Tag Archives: Dylan Thomas

World Dylan Day

Today is Dylan Day. Despite a swell of opinion that Dylan was not a religious writer, I find the evidence points to a deep spiritual awareness and yearning. Here is a taste of why I see many parallels between him and Augustine.

At the end of the fourth century Augustine of Hippo opens his masterpiece, the Confessions, with these words:

To praise you is the desire of man, a little piece of your creation. You stir man to take pleasure in praising you, because you have made us for yourself, and our heart is restless until it rests in you.’

1550 years later,  Dylan Thomas, would tell John Davenport that his poetry was written for the love of man and in praise of God; indeed the prologue of his Collected Poems tells how he sought to obey his calling and overcome his fears to:

‘… build my bellowing ark

To the best of my love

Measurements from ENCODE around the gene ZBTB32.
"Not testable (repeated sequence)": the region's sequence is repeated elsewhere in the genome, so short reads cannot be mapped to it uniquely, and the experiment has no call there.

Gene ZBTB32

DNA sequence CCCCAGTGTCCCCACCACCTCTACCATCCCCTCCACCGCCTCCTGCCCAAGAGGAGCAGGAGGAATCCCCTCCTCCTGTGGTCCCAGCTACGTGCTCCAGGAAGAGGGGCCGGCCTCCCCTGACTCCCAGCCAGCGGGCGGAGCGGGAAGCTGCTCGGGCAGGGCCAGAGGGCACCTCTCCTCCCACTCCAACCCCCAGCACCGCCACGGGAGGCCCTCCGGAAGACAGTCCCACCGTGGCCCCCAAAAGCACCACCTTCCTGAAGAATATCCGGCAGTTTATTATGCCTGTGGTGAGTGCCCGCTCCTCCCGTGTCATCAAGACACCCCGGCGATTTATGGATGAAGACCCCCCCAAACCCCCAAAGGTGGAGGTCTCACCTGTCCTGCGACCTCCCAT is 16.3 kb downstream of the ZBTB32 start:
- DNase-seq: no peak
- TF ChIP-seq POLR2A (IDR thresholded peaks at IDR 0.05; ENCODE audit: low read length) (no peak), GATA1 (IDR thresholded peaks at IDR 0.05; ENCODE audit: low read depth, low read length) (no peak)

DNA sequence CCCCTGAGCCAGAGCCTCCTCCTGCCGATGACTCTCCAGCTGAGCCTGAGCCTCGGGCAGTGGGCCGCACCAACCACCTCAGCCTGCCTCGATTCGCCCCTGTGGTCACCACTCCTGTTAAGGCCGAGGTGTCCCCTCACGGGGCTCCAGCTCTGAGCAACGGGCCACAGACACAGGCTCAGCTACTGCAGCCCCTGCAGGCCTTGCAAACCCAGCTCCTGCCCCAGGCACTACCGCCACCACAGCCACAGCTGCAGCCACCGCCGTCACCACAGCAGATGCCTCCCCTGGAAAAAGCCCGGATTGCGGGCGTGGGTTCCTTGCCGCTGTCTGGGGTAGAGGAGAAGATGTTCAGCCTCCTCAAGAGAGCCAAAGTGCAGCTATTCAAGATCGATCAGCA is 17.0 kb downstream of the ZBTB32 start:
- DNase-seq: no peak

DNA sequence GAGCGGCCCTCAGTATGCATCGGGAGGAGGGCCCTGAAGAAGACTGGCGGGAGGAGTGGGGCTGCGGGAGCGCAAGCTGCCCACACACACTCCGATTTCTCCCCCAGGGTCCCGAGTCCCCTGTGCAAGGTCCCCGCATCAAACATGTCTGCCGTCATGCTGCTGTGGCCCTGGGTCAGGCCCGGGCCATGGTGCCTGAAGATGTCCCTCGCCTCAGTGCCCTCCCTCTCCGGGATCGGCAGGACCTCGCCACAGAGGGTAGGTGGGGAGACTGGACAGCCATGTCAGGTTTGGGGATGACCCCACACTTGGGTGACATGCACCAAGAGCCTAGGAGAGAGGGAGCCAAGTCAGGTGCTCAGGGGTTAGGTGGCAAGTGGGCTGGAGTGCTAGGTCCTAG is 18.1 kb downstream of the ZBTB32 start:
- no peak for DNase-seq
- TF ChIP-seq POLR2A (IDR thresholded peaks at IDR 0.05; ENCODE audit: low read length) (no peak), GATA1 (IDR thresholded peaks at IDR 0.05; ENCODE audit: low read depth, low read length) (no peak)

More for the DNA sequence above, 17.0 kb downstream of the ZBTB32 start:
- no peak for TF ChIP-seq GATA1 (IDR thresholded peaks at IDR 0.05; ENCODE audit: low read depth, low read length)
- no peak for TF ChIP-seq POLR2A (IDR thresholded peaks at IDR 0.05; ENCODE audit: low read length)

As the flood begins,

Out of the fountainhead

Of fear, rage, red, manalive.’

The poet Kathleen Raine affirms that however chaotic his lifestyle, Dylan’s poetry is ‘holy’, laid out ‘with as much love and care as the lock of hair of a first love’, and confessional, in the double meaning that Augustine intended: a recounting of experience entwined with praise of God: Dylan’s awareness of his work as prayer grew as he matured. His masterpiece, the radio play Under Milk Wood, also opens by invoking Creation, familiar from Genesis and John’s Gospel:

‘To begin at the Beginning:

It is spring, moonless night in the small town, starless and bible-black.’

Here are two books written by men in mid-life, although Under Milk Wood would be Dylan’s last work. This is the story of a community of people like him, saints who are sinners, a Welsh City of God, funnier and warmer than Augustine’s version. Sadly we mortals may not yet linger there.

Dylan had seen Llareggub builded here, in Wales, the Chosen Land. It is no mean city, although it is little, like Wales, and like Wales, or the Churches of John’s Revelation, it is on earth as it is in heaven. Dylan was nurtured at the same source as Augustiine; if philosophy opened the wells for the bishop, poetry released for the ‘spinning man’ a flood to float his cockleshell ark, and, we may hope that ‘the flood flowers now’ for him, beyond the ‘breakneck of rocks’ of his life.